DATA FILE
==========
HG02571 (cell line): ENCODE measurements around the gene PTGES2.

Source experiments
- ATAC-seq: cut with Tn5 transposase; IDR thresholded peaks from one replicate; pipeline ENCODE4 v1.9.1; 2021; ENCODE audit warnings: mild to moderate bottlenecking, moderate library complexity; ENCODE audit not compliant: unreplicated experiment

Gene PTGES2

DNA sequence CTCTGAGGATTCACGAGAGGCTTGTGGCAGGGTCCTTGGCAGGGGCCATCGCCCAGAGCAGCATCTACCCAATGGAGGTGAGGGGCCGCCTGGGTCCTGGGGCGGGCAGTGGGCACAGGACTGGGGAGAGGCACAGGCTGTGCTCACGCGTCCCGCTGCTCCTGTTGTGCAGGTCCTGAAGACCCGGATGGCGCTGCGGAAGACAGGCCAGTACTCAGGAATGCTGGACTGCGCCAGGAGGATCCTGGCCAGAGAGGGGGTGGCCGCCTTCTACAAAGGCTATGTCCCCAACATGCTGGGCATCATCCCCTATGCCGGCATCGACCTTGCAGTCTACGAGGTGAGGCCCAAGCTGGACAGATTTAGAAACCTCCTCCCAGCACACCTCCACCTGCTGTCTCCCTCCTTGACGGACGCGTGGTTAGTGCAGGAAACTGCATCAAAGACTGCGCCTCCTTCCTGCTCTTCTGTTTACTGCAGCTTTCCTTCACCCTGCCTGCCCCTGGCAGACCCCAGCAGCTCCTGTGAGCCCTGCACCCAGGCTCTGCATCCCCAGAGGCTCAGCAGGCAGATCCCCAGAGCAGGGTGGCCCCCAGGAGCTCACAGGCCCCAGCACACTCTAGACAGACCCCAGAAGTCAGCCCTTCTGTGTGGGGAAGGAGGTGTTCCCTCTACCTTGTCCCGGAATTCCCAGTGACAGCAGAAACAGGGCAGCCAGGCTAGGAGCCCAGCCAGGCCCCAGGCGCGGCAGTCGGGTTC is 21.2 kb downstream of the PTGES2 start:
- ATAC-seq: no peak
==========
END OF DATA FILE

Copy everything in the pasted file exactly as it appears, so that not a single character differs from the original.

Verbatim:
HG02571 (cell line): ENCODE measurements around the gene PTGES2.

Source experiments
- ATAC-seq: cut with Tn5 transposase; IDR thresholded peaks from one replicate; pipeline ENCODE4 v1.9.1; 2021; ENCODE audit warnings: mild to moderate bottlenecking, moderate library complexity; ENCODE audit not compliant: unreplicated experiment

Gene PTGES2

DNA sequence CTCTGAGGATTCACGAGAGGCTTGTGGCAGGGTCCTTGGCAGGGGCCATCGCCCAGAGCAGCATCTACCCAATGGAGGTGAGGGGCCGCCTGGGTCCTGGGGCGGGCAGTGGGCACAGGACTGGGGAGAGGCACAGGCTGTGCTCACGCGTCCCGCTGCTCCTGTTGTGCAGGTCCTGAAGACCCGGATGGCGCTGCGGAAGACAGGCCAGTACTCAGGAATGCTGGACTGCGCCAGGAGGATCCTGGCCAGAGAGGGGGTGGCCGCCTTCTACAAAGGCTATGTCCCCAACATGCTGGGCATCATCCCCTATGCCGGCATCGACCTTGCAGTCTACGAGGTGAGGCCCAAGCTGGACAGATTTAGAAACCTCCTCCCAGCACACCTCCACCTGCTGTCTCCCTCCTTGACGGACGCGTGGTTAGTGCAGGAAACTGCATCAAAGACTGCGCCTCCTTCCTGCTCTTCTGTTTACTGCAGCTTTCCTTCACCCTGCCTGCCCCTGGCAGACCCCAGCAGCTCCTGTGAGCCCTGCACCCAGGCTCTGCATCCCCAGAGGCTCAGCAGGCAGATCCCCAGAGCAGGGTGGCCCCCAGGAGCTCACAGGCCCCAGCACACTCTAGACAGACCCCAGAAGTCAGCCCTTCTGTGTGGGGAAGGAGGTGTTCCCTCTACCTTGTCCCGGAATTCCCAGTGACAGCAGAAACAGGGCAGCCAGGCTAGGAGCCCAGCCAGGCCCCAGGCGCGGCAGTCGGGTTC is 21.2 kb downstream of the PTGES2 start:
- ATAC-seq: no peak